The fitness centers offer cardio, personal training, weight-loss programs, a health center, strength training and Olympic lifting. An online web page for members offers nutrition counseling and an online training center.

“Our members are our greatest assets,” Nielsen added. “We do all we can to make sure they have not only the best facility and equipment, but a wonderful experience.”

Snap Fitness


Milwaukie: 4200 SE King Rd.


Oregon City: 19703 S. Hwy. 213, Ste. 170


Canby: 1109 SW 1st Ave.


Brought to you by John Sciarra - Bernard's Garage - AUTOMOTIVE INSIDER -

BERNARD'S GARAGE - John SciarraAfter nearly 100 years of providing excellent full-service automotive repair and maintenance, Bernard’s Garage is a classic Milwaukie institution trusted by generations of customers.

Founded in 1925, old timers and area residents still remember Joe Bernard Sr., who would design and build custom car parts when his customers’ vehicles needed it. Joe Bernard Jr., a former Milwaukie mayor, helped modernize Bernard’s and continued his father’s tradition of excellent customer service.

The current owner, Jim Bernard, another Milwaukie mayor and current Clackamas County commissioner, has computerized Bernard’s—turning his father’s mechanics into today’s technicians.

Besides providing free pickup and delivery, Bernard’s offers DEQ repair and adjustments, check-engine light diagnosis, manufacturer-scheduled maintenance, brakes, steering and suspension repair, timing belt tune-ups, radiator and water pump work, as well as engine, transmission and air conditioning service.

“We are straight shooters and will let you know what the problem is and what the cost is upfront,” Operations Manager John Sciarra says.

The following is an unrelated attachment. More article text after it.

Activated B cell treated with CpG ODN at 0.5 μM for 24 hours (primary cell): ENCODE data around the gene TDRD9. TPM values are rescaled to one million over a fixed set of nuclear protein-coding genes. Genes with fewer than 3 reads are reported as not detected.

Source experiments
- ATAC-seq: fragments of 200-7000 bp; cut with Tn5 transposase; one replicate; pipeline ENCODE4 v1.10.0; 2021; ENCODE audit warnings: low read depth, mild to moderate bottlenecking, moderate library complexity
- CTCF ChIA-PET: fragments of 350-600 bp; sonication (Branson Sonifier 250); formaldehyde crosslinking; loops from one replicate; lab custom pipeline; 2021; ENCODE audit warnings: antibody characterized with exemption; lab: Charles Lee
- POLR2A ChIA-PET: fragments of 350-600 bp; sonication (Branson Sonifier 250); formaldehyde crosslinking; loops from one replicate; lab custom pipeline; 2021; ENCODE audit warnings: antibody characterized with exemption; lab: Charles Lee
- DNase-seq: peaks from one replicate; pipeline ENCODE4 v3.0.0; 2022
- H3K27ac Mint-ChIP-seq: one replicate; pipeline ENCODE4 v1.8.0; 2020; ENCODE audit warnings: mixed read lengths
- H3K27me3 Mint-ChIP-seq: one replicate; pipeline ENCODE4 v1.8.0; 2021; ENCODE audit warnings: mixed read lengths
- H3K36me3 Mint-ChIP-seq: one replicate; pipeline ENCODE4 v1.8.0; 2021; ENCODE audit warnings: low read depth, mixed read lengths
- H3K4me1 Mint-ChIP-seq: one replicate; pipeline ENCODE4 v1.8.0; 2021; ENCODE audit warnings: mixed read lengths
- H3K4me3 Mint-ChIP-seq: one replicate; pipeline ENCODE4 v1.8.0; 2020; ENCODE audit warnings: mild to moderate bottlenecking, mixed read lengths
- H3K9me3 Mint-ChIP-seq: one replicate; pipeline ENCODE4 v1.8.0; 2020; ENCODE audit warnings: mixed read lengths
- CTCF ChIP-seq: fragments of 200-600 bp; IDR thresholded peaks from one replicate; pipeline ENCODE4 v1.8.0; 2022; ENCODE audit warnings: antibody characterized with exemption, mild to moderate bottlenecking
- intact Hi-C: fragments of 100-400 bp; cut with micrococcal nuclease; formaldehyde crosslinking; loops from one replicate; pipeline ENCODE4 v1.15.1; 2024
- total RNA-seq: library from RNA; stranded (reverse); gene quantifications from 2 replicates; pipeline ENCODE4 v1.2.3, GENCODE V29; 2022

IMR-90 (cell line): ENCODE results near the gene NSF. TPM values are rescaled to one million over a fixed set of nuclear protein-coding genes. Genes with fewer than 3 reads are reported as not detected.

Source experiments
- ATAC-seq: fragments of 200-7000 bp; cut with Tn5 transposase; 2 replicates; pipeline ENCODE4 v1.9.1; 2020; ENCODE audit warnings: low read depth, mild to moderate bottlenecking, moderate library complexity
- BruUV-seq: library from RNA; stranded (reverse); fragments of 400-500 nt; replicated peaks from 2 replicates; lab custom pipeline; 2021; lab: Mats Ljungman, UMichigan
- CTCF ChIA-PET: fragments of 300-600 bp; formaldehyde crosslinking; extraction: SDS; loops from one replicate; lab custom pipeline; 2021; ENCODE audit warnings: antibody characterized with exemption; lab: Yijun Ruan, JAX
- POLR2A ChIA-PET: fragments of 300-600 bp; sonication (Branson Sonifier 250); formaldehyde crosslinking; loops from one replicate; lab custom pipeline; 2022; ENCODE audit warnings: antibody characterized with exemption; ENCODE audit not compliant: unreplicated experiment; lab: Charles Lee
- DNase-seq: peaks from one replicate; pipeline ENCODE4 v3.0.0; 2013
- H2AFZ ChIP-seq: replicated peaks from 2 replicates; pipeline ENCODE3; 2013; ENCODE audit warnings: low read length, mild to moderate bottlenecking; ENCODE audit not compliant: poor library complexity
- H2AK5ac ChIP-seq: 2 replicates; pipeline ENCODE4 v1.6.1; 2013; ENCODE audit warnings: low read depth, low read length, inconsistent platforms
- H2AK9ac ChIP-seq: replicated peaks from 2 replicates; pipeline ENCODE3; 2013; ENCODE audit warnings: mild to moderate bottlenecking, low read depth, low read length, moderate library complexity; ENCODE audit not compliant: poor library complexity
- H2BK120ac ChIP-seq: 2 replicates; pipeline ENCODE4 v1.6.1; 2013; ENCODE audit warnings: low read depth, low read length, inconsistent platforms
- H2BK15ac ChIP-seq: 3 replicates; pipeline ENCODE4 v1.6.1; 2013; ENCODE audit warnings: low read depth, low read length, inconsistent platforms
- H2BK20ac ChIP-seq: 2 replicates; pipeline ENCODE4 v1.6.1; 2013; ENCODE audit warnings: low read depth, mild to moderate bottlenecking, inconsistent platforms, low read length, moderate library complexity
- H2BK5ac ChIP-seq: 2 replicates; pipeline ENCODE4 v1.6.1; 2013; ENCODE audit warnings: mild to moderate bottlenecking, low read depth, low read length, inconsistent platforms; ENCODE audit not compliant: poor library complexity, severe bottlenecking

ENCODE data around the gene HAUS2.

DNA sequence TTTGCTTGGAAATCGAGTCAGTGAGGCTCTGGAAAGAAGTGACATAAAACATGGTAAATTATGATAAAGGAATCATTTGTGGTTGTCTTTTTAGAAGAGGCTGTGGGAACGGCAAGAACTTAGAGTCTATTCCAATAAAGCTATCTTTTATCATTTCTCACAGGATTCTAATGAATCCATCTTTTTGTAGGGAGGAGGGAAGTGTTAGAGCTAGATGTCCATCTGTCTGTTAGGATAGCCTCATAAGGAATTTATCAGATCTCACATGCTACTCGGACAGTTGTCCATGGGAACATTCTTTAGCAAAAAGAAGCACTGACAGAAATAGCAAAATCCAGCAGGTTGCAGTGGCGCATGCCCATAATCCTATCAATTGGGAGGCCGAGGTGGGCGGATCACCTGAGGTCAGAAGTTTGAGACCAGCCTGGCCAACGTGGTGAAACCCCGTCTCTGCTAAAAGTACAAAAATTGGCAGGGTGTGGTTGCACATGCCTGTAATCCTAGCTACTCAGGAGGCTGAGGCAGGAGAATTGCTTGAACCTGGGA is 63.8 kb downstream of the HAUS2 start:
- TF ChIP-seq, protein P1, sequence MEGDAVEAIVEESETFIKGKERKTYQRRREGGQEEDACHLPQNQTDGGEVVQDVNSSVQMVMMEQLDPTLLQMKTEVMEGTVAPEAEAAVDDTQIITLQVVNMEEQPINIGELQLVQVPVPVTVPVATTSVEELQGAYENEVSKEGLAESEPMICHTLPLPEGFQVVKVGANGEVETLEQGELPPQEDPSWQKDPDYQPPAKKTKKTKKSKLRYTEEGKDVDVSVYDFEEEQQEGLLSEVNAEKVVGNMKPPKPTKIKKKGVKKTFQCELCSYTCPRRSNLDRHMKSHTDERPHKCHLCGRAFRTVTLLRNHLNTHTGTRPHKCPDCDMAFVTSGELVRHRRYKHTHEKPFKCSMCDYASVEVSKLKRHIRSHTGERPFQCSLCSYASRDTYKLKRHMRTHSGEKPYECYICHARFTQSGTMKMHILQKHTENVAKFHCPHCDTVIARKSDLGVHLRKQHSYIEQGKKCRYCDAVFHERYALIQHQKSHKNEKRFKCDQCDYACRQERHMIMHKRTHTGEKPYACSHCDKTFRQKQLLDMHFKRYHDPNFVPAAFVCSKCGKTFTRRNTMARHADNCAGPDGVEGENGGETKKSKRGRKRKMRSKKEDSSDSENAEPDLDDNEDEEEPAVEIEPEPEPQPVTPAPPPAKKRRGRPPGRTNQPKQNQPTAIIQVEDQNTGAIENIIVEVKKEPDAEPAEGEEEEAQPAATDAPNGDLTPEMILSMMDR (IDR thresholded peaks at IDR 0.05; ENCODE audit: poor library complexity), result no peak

Sciarra, an 18 year veteran of Bernard’s, has attained numerous specialty vehicle class certifications. With 26 years in the industry overall, Sciarra is our INSIDER for automotive excellence.

Bernard’s Garage is a 17-year-long supporter of the Milwaukie Farmers Market, a Milwaukie First Friday participant and frequently donates to the Annie Ross House, Milwaukie Senior Center and other local schools and events.

A member of the Clackamas County Chamber of Commerce since 1955, Bernard’s has been named Business of the Year twice since 2000, and has received the BRAG award from the county for practicing responsible recycling and waste management.

Bernard's Garage 

2036 SE Washington St, Milwaukie, OR.

(503) 659-7722


Other Pamplin Media Group sites

Envirobots advance to regional robotics championships


The members of the robotics team from Oregon City’s Springwater Environmental Sciences School are on their way to the West Super-Regional Championship Tournament, held March 20 to 22 at McClellan Airfield in Sacramento, Calif.

It almost didn’t happen.

by: PHOTO BY ELLEN SPITALERI - Tucker Bowlin holds the controls, while Brighten Carter and Jordyn Duntley look on, as Robert the robot picks up some blocks during a trial run.The nine-member team, all seventh-graders, finished in fifth place in their division at the state tournament, held in early March at Benson Polytechnic High School in Portland. This was a disappointment for them because only the top four teams advanced to the super regionals.

Then came the news that one of the four teams would be unable to attend the tournament due to financial reasons, so the Springwater team, the Envirobots, was tapped to go to California.

“We are so excited, so lucky,” said team member Brighten Carter, 12, while fellow team member Jordyn Duntley, 12, added, “It is a huge privilege.”